Skip to main content

Love the Cause Marketing, Hate the Ad

As a marketer and a consumer I love Target. The house brands are terrific. The Target I shop most frequently seems to have more checkers that any Walmart I’ve ever been in. I love all the 'cheap chic' they sell. And their branding is dynamite. That big red bulls eye, the funky, super-visual TV ads, the 5% of income to charity. The partnerships with St. Jude and other nonprofits. It’s all great.

Of course in the great recession Walmart’s still kicking Target’s can, even though Target swears Walmart’s prices aren’t any better. Sometimes it seems to me that a contributing factor to Walmart’s continuing domination of Target is that all the damn branding Target does sometimes gets in the frickin’ way.

Case in point is this ad from the August 30, 2010 People magazine.

The promotion involves Baby Buggy, Jessica Seinfeld’s 501 (c)(3) nonprofit that donates infant and baby supplies to homeless shelters, parent programs, court child centers, and the like.

Throughout the year-long promotional period when you buy something from their special line, Target will donate 10% of the purchase price to Baby Buggy to give to participating charities. Target’s minimum donation is $300,000 and the maximum is $500,000. Supporting sponsors include Avent, Boppy and Kimberly Clark.

The Baby Buggy-branded onesie the infant is shown features illustrations from the artist and book illustrator Maira Kalman. Other artist/designers will be featured during the promotional period.

Too bad Kalman, or someone else with sense, didn’t get a hold of this ad. The headline is in white type! The explanatory text is in white type, too. But it’s so small I had to get my school-age daughter to read it to me. Remember those stories of high school kids who set their cell phone ring tones at frequencies their teachers couldn’t hear? That white type is sorta like that.

Maybe that’s what Target had in mind, ad copy so small only young mothers in bright light could read it. But not every new mother is 22, or standing in the bright sun when they read People magazine. And grandmas buy infant clothes and supplies, too.

Or maybe that half bulls eye just above the body copy is so stupidly big that the art director for this ad had to shrink everything else down to get it all in.

Comments

Popular posts from this blog

Three Ways to Be Charitable

I’ve spent a big chunk of my career working with or for charities. Many of my dearest and ablest friends are in the charity ‘space.’ And the creativity and problem-solving coming out of the nonprofit sector has never been greater.  Although I’ve had numerous nonprofit clients over the last decade or so, I haven’t worked in a charity for about 12 years now, which gives me a certain distance. Distance lends perspective and consequently, I get a lot of people asking me which charities I recommend for donations of money or time. My usual answer is, “it depends.” “On what?” they respond. “On what you want from your charitable activities,” I reply. It sounds like a weaselly consultant kind of an answer, but bear with me for a moment. The English word charity comes from the Latin word caritas and means “from the heart,” implying a voluntary act. Caritas is the same root word for cherish. The Jews come at charity from a different direction. The Hebrew word that is usually rendered as charity is t…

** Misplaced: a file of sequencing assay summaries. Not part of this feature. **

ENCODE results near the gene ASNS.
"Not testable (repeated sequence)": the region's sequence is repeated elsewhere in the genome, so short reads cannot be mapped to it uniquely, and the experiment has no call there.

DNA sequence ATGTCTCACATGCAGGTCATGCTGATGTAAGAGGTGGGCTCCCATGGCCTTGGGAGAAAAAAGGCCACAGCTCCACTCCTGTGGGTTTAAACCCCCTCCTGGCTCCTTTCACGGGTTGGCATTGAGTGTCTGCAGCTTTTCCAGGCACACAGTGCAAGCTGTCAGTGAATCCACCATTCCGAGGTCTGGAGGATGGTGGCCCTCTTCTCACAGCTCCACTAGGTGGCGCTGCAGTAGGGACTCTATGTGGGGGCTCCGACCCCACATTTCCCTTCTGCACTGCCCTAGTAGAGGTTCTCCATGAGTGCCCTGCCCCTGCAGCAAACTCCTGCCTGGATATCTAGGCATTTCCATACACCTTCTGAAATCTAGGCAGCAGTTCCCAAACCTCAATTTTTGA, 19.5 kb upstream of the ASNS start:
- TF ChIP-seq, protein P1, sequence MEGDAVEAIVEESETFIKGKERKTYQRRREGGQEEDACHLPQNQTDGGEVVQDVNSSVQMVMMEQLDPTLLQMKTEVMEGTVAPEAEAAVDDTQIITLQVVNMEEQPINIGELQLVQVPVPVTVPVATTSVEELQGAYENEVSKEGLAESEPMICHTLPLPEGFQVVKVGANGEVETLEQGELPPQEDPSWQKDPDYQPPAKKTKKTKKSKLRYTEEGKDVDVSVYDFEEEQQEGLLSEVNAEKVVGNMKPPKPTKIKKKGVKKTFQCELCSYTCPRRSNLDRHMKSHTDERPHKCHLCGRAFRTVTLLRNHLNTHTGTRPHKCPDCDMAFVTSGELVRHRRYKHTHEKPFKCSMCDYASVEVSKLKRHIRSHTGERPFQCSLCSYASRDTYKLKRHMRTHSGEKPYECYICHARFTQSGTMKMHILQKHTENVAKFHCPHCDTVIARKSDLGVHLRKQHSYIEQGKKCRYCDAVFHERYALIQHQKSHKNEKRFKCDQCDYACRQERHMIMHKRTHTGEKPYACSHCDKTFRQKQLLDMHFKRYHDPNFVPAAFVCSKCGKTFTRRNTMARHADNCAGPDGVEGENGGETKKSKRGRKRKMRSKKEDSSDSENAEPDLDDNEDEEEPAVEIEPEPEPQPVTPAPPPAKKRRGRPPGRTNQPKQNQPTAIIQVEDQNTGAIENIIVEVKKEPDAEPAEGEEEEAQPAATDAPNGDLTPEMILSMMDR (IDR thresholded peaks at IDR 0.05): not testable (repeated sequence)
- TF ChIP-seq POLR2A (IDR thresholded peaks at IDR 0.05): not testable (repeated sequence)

Top Eight Cause-Related Marketing Campaigns of 2007

Yeah, You Read it Right. It's a Top 8 List.

More cause-related marketing campaigns are unveiled every day across the world than I review in a year at the cause-related marketing blog. And, frankly, I don’t see very many campaigns from outside North America. So I won’t pretend that my annual list of the top cause-related marketing campaigns is exhaustive.

But, like any other self-respecting blogger, I won’t let my superficial purview stop me from drawing my own tortured conclusions!

So… cue the drumroll (and the dismissive snickers)… without further ado, here is my list of the eight best cause-related marketing campaigns of 2007.

My list of the worst cause-related marketing campaigns of 2007 follows on Thursday.


Chilis and St. Jude Children’s Research Hospital
I was delighted by the scope of Chilis’ campaign for St. Jude Children’s Research Hospital. As you walked in you saw the servers adorned in black co-branded shirts. Other elements included message points on the Chilis beverage coas…

Unconventional Metrics of Cause Marketing Power

The printed edition of Fortune Magazine runs a regular feature called ‘My Metric’ wherein business leaders identify informal but telling measures of current economic activity.

In the January 17, 2011 Michael Glimcher, CEO of Glimcher Realty Trust cited as his metric an increased number of black cars on the streets of New York City as a sign of the U.S. economy’s (still pending?) resurgence.

That got me thinking, what unconventional metrics evidence the power of certain cause marketing efforts?

One immediately leapt to mind, although only General Mills, which makes Yoplait yogurt in the U.S., can measure it.

The Yoplait lid at left... which I purchased in December 2010... can NOT be redeemed for a $0.10 donation to Susan G. Komen for the Cure. Instead it promotes Yoplait’s sponsorship of Komen’s Race for the Cure events, which are numerous.

But I’d bet you a six-pack of Yoplait Greek Honey Vanilla that people nonetheless still send in some number of the lids above in an attempt to redeem th…